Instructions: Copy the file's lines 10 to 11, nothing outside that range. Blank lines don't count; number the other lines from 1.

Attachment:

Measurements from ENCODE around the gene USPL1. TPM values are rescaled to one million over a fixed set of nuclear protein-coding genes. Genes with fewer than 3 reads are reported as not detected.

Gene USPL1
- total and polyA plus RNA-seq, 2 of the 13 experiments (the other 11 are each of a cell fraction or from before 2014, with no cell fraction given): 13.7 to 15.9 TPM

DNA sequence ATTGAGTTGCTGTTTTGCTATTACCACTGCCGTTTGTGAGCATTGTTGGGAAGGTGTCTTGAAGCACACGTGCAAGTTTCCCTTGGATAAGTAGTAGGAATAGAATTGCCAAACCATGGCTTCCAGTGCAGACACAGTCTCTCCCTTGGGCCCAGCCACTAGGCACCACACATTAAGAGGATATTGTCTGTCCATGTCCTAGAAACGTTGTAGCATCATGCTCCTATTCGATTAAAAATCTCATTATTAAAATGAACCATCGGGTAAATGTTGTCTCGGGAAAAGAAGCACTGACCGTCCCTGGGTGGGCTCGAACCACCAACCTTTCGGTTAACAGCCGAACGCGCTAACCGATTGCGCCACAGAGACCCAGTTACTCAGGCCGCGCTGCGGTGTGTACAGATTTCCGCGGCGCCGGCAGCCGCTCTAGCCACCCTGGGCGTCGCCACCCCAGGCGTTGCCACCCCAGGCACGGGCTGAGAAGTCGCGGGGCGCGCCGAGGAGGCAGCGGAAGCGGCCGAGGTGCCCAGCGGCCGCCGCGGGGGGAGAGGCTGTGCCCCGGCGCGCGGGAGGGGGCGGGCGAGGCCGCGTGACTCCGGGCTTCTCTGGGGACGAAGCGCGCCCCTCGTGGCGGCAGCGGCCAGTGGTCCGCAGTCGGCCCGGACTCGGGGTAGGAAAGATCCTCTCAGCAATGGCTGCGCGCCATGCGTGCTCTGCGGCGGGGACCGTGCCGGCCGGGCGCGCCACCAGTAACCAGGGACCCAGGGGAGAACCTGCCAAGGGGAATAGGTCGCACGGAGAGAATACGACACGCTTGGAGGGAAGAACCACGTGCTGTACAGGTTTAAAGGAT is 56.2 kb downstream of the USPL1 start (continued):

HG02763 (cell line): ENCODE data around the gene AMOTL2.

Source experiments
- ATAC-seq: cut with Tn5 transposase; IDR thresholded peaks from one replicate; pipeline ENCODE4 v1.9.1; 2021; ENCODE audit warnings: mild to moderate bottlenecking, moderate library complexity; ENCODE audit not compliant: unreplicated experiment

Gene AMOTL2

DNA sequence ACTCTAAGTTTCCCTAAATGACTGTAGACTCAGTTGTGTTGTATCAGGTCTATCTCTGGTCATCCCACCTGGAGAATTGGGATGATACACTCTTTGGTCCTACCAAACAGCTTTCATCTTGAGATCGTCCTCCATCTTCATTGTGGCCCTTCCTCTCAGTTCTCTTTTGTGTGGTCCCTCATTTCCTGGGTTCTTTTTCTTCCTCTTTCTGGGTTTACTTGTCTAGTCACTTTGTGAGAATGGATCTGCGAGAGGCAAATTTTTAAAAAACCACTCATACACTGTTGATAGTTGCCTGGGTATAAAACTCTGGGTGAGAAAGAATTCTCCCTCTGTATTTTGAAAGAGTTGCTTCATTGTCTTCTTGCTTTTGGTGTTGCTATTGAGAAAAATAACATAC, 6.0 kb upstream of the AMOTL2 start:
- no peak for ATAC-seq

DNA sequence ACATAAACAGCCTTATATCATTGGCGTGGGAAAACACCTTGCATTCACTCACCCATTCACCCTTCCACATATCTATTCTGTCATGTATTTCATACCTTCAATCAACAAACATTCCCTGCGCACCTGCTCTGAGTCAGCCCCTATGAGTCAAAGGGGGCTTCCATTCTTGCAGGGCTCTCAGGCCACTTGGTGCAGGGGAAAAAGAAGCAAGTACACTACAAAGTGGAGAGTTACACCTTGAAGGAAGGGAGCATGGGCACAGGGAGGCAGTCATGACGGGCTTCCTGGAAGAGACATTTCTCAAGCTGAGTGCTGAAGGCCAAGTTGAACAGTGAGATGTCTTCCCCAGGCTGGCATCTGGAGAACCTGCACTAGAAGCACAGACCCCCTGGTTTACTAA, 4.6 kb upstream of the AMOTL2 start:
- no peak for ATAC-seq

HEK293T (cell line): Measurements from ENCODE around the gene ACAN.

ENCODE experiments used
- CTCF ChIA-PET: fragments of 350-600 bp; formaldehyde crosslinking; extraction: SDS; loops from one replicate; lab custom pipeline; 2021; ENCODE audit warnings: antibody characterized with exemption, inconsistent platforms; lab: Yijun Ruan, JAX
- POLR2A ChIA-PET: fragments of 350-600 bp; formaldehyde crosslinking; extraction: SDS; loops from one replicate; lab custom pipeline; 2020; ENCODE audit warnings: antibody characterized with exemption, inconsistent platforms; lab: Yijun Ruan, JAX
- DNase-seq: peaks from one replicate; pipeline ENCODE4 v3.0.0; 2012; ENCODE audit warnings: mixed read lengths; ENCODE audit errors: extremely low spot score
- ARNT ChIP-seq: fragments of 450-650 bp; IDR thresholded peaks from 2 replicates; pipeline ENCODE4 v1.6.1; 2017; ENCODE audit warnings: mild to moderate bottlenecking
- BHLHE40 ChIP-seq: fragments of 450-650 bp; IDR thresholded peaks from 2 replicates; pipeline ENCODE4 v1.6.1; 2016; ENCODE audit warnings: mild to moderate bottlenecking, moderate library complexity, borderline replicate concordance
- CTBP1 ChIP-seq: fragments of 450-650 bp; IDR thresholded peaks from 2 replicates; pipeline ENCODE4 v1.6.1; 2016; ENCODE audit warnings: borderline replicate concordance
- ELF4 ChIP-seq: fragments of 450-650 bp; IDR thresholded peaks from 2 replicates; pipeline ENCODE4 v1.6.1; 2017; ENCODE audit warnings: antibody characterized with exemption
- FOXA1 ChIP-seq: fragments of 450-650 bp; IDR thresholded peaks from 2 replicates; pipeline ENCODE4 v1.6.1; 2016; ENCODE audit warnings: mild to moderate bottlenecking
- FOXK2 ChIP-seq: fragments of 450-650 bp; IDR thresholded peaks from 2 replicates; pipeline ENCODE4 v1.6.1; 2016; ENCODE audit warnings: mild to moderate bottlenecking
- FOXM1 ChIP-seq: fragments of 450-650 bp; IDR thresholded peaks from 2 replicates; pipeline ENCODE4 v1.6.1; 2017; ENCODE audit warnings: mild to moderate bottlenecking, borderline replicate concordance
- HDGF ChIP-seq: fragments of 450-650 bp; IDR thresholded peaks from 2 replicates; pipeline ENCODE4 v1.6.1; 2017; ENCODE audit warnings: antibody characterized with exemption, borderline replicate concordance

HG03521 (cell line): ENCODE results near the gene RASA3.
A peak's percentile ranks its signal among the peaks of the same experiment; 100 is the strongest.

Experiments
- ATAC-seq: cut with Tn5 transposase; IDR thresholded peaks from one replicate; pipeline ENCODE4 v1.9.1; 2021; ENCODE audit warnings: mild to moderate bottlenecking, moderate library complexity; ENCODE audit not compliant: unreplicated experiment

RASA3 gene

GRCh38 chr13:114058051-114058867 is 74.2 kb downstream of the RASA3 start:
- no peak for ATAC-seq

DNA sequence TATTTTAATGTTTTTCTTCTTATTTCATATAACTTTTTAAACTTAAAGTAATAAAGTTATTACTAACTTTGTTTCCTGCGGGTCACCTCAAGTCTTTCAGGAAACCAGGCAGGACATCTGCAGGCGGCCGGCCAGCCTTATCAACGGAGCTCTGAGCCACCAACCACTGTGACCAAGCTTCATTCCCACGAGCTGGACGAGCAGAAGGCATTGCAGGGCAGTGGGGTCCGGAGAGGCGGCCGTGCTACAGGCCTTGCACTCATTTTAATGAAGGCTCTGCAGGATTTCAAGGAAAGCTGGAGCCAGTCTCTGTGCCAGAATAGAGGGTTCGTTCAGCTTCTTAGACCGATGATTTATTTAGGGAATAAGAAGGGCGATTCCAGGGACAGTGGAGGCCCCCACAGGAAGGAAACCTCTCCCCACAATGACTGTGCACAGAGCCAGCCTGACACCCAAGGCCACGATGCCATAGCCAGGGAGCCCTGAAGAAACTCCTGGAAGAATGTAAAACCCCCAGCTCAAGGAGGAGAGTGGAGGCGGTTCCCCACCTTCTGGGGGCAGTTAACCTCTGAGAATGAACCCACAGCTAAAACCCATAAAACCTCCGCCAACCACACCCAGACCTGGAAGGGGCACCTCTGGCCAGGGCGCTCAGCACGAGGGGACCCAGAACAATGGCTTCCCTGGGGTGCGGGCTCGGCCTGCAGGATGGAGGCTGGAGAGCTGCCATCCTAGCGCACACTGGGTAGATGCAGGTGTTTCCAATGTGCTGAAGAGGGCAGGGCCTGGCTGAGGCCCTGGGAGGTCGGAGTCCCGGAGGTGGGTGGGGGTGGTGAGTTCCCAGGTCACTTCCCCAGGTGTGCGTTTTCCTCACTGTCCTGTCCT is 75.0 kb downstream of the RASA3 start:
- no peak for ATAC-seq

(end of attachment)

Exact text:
- no peak for ATAC-seq

DNA sequence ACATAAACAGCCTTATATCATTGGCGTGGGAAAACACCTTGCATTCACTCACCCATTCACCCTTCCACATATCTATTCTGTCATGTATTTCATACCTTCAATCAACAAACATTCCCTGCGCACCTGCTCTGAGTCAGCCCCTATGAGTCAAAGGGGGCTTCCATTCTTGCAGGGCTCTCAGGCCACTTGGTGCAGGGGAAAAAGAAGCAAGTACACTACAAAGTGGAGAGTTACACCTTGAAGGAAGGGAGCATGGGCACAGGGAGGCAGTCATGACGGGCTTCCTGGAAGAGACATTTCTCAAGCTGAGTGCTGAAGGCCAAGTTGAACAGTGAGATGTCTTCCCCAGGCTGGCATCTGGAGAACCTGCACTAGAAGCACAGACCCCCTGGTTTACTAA, 4.6 kb upstream of the AMOTL2 start: